Wednesday, 19 May 2021

The Great Crested Grebes nesting on the Long Water have two chicks. One was on each parent's back. There may be more out of sight.

A grebe was comfortably settled on the stolen Coots' nest under the willow by the bridge.

At the Coots' nest on the post at Peter Pan, a parent brought a twig ...

... while a Lesser Black-Backed Gull on the next post polished his beak, waiting for a chance to grab a chick.

Farther up the Long Water, the female Mute Swan parked her five cygnets in a reed bed.

The swans on the Serpentine island have brought their six cygnets out into the water. Their mother looked after them while the father and another male swan circled each other endlessly and pointlessly in a territorial dispute.

For the first time I could see all the cygnets at the nest east of the Lido, and there is now a fifth. Hatched some time after the others, it was still resting beside its mother ...

... while the father took care of the other four.

A pair of Greylag Geese on the Serpentine have five new goslings.

The two blond and one normal Egyptian goslings are quite large now and are growing their flight feathers.

A Moorhen crossed the small waterfall in the Dell. With their big grippy feet they never get washed away.

A Reed Warbler brought a tuft of seed head to a nest near the Diana fountain. Thanks to Ahmet Amerikali for this picture.

At the original Diana fountain of 1906 a Magpie showed grave disrespect for the goddess, forgetting what happened to Actaeon. Hope it isn't torn to pieces by Blue Tits.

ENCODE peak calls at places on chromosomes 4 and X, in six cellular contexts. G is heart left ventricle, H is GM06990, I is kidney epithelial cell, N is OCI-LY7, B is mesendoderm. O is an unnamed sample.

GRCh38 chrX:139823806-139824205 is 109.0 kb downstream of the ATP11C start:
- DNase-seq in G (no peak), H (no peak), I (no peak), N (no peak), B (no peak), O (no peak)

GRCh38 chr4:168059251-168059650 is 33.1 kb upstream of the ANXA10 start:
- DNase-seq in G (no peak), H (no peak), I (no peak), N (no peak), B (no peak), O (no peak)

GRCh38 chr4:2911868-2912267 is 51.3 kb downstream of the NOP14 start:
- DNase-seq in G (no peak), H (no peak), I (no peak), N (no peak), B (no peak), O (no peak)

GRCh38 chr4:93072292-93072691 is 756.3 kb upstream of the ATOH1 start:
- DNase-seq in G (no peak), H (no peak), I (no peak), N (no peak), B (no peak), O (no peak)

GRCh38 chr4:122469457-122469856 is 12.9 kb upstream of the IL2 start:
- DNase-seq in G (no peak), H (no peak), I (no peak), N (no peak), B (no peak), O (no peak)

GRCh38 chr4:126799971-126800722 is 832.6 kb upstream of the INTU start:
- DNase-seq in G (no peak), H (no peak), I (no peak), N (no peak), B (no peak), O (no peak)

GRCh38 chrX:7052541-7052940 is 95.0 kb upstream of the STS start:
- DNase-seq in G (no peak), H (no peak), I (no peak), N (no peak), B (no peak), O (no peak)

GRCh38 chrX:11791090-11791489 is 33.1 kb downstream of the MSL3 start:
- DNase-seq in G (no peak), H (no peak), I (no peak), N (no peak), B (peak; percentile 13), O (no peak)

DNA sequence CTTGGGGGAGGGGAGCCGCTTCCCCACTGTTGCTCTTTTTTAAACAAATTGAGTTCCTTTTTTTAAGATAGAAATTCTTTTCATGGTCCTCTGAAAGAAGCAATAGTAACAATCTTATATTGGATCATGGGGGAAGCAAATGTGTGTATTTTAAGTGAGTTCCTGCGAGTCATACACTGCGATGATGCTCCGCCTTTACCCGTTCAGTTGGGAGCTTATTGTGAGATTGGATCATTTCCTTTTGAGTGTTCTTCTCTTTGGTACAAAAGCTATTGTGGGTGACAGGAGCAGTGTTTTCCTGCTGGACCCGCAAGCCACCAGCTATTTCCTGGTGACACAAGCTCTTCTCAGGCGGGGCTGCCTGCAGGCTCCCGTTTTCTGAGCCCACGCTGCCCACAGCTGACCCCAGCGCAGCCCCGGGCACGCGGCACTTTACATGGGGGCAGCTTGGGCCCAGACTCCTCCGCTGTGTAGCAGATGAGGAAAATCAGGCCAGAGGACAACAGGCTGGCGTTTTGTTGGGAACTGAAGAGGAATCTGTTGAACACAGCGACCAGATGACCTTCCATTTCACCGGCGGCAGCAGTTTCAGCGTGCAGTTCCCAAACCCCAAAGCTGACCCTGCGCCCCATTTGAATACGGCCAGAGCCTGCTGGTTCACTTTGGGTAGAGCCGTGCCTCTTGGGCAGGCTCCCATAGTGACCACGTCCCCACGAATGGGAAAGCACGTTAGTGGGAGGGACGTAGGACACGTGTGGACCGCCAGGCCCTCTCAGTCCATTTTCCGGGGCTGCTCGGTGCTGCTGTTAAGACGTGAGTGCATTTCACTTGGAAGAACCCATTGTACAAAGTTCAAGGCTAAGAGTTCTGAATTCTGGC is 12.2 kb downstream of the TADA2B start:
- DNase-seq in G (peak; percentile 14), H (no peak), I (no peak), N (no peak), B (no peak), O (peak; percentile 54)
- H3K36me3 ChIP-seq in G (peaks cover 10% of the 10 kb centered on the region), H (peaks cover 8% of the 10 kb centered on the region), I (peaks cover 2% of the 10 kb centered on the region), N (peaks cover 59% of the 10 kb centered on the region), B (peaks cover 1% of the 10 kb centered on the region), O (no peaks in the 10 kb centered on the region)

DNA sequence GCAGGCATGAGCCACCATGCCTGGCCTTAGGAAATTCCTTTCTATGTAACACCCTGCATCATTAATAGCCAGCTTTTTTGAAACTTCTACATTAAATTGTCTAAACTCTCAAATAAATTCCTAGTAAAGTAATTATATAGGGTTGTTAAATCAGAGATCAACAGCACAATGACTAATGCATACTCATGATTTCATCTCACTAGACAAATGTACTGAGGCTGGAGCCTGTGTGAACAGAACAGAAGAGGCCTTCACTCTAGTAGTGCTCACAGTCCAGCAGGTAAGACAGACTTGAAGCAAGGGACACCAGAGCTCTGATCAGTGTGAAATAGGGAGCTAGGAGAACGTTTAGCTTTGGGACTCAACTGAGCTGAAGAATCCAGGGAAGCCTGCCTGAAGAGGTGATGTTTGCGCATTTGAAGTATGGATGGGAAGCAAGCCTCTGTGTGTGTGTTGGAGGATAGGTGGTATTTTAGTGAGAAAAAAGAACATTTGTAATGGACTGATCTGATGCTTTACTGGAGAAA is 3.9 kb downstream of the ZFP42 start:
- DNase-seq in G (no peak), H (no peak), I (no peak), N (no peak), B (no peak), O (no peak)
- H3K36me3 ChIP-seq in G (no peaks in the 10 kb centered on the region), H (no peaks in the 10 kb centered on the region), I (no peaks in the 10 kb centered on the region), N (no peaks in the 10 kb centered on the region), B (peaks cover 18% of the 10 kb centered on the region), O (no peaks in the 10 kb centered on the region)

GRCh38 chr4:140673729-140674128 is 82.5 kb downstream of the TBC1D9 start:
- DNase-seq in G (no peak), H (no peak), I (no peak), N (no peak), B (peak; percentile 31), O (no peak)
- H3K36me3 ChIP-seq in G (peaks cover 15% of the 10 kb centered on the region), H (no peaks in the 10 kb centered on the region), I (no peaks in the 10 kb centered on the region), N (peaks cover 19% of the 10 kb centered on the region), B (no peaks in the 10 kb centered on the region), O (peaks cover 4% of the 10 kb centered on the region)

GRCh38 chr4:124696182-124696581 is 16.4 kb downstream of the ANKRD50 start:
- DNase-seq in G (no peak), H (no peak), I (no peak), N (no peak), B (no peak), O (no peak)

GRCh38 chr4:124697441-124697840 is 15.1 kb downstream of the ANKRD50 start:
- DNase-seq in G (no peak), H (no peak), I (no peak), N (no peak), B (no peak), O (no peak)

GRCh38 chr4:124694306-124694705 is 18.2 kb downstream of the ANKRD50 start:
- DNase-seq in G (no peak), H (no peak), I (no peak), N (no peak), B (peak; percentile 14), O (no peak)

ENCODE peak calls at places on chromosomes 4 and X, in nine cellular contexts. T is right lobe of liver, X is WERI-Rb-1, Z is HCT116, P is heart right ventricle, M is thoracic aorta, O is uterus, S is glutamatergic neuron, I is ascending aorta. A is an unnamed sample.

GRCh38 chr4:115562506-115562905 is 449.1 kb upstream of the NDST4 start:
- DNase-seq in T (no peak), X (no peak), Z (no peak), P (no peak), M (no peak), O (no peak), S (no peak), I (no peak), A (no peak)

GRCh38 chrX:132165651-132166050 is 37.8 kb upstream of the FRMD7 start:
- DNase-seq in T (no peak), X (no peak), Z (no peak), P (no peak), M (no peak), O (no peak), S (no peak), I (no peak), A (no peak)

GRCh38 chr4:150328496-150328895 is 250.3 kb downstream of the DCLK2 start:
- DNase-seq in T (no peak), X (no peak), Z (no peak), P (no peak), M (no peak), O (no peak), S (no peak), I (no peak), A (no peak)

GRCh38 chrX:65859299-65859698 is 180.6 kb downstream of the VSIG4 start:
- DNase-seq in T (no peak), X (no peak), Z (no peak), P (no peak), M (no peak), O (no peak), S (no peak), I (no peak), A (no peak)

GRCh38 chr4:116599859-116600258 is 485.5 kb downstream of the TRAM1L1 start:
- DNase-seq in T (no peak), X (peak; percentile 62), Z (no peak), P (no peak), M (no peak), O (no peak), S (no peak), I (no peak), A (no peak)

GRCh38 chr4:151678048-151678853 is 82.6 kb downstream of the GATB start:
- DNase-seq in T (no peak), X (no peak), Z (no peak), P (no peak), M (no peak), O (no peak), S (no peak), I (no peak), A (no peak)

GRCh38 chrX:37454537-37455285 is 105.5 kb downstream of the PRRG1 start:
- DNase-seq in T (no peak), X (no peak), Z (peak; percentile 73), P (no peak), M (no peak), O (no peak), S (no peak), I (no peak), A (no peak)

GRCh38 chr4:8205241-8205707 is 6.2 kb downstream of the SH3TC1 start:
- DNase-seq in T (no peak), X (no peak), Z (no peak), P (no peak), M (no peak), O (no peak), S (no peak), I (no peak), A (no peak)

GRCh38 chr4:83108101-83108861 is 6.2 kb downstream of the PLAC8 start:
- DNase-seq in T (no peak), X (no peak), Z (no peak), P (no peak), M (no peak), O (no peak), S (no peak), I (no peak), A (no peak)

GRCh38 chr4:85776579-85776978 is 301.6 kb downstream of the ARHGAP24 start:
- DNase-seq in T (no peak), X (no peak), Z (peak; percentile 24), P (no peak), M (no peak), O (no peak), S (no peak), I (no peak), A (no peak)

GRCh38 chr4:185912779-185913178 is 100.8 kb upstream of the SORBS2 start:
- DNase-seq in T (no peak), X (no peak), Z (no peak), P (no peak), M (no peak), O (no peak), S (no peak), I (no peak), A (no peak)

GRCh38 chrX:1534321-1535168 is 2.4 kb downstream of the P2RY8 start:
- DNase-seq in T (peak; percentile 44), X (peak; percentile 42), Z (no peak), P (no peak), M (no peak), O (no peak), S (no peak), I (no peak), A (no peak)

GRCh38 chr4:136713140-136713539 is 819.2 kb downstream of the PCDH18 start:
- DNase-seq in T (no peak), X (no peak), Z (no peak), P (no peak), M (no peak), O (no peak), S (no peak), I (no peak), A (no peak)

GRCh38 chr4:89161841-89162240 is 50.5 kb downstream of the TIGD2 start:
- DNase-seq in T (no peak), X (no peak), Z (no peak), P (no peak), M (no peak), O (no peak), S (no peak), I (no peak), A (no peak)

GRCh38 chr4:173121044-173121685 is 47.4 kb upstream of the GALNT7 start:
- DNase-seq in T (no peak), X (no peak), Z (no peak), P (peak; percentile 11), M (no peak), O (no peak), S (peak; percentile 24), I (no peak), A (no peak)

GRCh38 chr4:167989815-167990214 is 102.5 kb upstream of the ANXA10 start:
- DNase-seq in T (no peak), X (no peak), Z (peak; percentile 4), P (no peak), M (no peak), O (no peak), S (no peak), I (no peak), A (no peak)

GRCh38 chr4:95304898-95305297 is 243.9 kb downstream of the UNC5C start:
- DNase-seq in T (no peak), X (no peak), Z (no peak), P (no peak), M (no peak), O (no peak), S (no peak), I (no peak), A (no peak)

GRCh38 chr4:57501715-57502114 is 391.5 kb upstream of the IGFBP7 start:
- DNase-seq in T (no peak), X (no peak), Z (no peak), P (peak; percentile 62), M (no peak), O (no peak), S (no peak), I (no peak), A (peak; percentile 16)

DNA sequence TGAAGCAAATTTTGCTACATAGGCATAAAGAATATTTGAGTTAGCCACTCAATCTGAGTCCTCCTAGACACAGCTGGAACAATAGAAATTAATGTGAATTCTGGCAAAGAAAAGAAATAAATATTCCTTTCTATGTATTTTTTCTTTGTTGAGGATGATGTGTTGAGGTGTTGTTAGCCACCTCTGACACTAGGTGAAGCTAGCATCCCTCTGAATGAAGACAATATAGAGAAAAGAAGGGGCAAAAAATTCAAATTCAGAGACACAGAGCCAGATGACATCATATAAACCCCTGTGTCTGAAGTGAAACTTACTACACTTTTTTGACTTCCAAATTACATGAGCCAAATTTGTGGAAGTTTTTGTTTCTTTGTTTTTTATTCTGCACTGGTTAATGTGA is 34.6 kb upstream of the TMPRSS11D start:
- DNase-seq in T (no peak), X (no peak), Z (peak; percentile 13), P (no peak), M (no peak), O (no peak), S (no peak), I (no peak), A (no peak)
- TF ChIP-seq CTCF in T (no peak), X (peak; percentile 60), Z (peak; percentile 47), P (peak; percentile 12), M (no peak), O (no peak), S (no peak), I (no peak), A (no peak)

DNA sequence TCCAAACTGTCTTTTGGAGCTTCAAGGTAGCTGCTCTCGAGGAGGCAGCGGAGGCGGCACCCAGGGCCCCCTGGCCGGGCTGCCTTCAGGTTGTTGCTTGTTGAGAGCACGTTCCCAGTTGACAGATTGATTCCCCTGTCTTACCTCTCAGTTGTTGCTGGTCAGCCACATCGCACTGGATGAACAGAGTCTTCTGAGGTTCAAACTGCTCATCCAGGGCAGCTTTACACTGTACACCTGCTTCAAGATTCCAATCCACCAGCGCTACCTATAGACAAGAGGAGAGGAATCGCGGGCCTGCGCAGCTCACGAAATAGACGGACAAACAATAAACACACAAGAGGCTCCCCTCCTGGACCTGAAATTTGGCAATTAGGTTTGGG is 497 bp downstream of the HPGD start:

A Mistle Thrush sang from a tree on Buck Hill.

The Green Woodpecker near Physical Energy posed next to the nest hole.

A Greenfinch perched on a hawthorn twig near the Queen's Temple.

The Blackbird near the Dell was still hard at work finding worms for its young.

A patch of Cranesbill east of the Lido attracted Honeybees.


  1. Yay, stripey heads! I was beginning to get itchy with anticipation.

    The male swans's endless gyrations must be among the most pointless threat displays in history. Why do they try to achieve, beyond feeling dizzy?

    I take off my hat to that Magpie. Truly a punk star (are there still punks in GB? I imagine they must all have aged out of it).

    1. Don't get too attached to those charming baby grebes. There's very little to feed them on at this time of year. The successful breeding time on this lake is midsummer, when the fish fry have grown to a suitable size.

      I don't think I've seen any elderly punks. I did see some even older Mods the other day, still in tattered government surplus parkas and riding carefully restored Lambrettas.

    2. I want to believe that miracles may exist ...